By virtue of the way executive vice president/general manager Mike Elias talked about the aversion to losing Rule 5 players Sunday and Jackson's impactful spring that's been evidenced by far more than his .368 batting average entering Monday, it's more a question of whether such a green outfielder has done enough for Hyde to be comfortable with him patrolling unfamiliar outfield spots when the games count.

There are still other corner options like recently acquired Dwight Smith Jr. and non-roster invitee Eric Young Jr., but Hyde believes the Orioles can manage with Jackson as a super-sub in the outfield behind Trey Mancini, Cedric Mullins, and Rickard.

"I think because we're versatile and we have some versatility in the outfield, where guys can play — Rickard can play different spots, Mullins has moved around a little bit," Hyde said. "I would be comfortable with him being the fourth outfielder, but I think we're still a ways away. We still have other guys that are in the mix, for sure, and guys that have done things in the big leagues, from EY and D-Smith and some other guys. There's a lot of factors there."

Jackson, who has played almost every day in camp, said he hasn't had the opportunity to look around and realize how good the three sets of roster moves were for his candidacy to make the team. He said he just hopes the work he's put in carries him to a good season no matter where he is. While he hopes it’s in Baltimore, he realizes the value of this spring regardless.

"I'd say just polishing all areas of my game — defensively, at the plate, working with [hitting coach Don Long] and [assistant hitting coach Howie Clark] on approach and cleaning everything up and getting myself ready to be more consistent every day, because that's the player I've got to be,” Jackson said. “I'll be plugged in any time, anywhere, so I've got to be ready to go. Learning how to jump into a game, and how to come off the bench ready also."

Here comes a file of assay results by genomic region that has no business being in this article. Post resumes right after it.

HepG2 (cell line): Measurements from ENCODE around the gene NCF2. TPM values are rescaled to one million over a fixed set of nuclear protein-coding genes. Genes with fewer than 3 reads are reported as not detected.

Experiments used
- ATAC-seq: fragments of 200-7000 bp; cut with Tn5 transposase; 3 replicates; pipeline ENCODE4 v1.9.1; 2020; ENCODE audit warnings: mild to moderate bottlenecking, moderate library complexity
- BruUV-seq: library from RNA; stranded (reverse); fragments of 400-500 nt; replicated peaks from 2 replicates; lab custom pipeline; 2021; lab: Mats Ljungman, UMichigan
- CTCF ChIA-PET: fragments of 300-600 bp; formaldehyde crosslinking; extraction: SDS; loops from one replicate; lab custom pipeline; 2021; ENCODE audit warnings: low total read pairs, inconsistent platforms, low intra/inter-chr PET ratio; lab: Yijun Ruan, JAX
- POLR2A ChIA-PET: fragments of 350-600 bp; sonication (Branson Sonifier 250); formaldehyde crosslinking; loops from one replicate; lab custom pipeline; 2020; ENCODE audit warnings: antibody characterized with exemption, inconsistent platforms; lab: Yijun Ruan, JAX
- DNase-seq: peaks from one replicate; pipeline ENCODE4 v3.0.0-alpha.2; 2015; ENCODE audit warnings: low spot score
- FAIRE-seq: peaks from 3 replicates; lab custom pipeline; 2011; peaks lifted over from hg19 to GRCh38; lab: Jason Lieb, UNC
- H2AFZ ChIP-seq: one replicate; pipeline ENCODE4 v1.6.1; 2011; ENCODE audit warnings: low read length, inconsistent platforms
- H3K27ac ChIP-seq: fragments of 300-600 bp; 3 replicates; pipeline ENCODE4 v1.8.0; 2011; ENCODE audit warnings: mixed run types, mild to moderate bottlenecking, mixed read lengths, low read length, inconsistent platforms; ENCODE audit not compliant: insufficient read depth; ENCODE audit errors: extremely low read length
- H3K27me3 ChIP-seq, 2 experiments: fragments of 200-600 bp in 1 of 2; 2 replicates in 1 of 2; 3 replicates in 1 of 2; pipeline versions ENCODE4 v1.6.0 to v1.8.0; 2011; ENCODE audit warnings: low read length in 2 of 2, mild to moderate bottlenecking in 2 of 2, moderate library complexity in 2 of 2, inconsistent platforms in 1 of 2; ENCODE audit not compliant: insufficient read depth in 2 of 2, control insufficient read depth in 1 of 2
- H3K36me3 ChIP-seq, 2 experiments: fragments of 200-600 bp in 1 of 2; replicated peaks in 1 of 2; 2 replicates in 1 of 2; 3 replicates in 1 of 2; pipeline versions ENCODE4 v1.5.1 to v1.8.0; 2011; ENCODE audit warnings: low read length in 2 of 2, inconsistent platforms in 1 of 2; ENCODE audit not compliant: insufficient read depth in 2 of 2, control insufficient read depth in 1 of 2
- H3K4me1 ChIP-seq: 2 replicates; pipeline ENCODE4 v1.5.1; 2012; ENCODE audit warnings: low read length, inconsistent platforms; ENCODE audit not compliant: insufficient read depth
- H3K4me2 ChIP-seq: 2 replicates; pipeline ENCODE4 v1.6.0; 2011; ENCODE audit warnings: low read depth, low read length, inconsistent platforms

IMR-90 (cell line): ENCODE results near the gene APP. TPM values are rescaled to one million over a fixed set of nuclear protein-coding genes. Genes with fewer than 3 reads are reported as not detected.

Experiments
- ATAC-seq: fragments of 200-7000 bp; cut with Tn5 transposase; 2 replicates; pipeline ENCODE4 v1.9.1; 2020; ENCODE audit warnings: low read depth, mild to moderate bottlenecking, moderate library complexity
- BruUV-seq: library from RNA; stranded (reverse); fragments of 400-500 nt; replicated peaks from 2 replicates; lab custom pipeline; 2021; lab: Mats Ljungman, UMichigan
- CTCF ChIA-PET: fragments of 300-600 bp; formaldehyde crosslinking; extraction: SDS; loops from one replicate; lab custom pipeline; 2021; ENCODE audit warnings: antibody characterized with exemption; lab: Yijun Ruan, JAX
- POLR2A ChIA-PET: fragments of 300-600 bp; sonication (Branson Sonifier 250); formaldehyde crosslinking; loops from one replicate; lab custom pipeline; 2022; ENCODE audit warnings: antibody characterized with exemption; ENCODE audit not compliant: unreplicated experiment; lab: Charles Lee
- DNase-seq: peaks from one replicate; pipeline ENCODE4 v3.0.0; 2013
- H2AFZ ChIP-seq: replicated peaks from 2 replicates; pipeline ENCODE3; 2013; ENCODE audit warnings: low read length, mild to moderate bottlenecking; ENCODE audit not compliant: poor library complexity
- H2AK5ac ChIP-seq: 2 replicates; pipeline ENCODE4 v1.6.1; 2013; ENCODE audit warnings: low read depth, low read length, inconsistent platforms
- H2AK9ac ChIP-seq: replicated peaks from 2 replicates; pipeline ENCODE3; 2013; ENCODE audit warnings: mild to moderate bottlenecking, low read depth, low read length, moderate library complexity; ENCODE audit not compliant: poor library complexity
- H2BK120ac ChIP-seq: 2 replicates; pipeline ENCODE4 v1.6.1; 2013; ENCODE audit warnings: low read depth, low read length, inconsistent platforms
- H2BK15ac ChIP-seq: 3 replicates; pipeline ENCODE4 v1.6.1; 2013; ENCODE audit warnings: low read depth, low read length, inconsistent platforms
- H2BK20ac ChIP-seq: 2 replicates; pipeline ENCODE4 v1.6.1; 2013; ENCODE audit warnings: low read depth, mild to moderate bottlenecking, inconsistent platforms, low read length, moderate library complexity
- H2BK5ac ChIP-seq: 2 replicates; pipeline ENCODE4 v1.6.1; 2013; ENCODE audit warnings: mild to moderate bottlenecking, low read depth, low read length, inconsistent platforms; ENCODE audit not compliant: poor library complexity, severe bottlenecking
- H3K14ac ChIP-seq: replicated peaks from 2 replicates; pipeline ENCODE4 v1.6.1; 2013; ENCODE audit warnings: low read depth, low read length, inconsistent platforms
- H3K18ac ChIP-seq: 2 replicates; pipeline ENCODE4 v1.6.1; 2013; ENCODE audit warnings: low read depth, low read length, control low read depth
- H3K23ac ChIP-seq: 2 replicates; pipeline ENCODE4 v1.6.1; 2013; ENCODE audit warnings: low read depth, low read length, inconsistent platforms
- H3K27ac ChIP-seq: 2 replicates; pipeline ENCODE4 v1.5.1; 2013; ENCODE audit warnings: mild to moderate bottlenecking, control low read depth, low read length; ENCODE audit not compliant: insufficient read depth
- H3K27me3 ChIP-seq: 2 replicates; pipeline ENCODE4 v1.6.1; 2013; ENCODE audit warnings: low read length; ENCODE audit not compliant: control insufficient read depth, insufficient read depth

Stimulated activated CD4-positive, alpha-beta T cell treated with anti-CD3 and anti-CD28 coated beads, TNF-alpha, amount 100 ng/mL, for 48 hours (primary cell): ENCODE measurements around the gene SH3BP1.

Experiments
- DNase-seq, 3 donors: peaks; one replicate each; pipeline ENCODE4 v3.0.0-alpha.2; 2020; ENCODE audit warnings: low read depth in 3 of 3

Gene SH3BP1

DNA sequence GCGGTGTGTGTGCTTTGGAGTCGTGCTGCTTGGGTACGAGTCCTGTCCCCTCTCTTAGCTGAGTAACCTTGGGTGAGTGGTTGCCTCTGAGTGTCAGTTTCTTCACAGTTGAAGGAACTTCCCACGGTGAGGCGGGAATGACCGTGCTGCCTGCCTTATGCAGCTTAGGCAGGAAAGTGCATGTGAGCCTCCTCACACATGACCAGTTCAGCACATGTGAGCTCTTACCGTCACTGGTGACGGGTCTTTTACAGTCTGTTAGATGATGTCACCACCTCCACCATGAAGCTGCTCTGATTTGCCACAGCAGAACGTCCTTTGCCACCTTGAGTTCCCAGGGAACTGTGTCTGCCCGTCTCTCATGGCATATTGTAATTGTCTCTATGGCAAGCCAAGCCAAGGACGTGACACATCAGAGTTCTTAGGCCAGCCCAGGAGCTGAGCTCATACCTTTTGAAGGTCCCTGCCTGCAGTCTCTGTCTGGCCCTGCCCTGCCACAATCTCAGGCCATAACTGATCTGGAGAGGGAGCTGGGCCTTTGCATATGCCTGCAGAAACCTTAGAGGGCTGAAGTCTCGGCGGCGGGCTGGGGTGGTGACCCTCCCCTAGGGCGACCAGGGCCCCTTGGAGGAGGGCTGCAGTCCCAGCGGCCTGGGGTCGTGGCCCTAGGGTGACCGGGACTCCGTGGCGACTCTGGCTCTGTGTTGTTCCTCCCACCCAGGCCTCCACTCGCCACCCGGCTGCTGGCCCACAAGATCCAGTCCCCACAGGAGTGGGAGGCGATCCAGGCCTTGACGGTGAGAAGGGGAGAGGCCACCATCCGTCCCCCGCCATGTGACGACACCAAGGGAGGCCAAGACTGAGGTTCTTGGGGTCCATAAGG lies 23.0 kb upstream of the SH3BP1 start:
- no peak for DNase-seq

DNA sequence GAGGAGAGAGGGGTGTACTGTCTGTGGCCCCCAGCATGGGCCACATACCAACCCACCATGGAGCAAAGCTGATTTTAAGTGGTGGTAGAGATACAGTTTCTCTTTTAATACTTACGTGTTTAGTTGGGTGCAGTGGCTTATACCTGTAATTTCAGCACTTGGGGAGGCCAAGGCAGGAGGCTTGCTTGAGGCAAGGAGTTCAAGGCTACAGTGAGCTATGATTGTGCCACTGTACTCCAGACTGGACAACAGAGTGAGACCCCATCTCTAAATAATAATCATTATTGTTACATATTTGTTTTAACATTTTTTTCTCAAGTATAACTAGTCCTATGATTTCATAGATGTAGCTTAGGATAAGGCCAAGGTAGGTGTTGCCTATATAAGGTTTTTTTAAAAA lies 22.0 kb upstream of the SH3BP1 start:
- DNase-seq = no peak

Roster still in flux

When Hyde mentioned the versatility of Mullins and Rickard in a way that meant Jackson would be complementing them on the major league team, he was asked whether that meant those two were on the team. He said no one had been told they were on the team except Opening Day starter Alex Cobb, and while there are plenty of deductions to be made otherwise, that might not change until camp ends March 25.

"I haven't told anybody they're on the team," Hyde said. "I'm waiting to see. ... You just never know what's going to happen. There's a waiver wire that happens every single day, and in our situation, we're always looking, trying to add talent. I'm not making any promises to anybody right now.

"There's a lot of different factors. There's certain guys have outs, we have three Rule 5 guys. We're stretching this out as long as possible because of so many question marks. That's why I can't give you any concrete answers, because honestly, I have no idea about so many guys, and some spots in the bullpen and what our outfield situation is like — still. The catching situation."

On that front, Hyde said the team hadn't discussed the reported March 22 opt-out that non-roster invitee Jesús Sucre has in his contract, in which he can leave the organization if he won't be on the major league roster. With Austin Wynns working his way back from an oblique injury and still a few days away from games, the Orioles might not be able to wait on Wynns before making that decision.

Around the horn

In what appears to be a maneuver to get Cobb on schedule for his Opening Day start, the Orioles have left-hander Josh Rogers pitching in what would have been his turn in the rotation Thursday against the Pittsburgh Pirates. Having Cobb start Saturday would put him on schedule for that assignment March 28 in New York. ... Hyde said infielder Renato Núñez was dealing with some minor arm soreness, causing the team to hand Ryan Mountcastle the start at designated hitter. Mountcastle had a good spring while in major league camp but was reassigned last Sunday as part of the second round of cuts.

Recommended on Baltimore Sun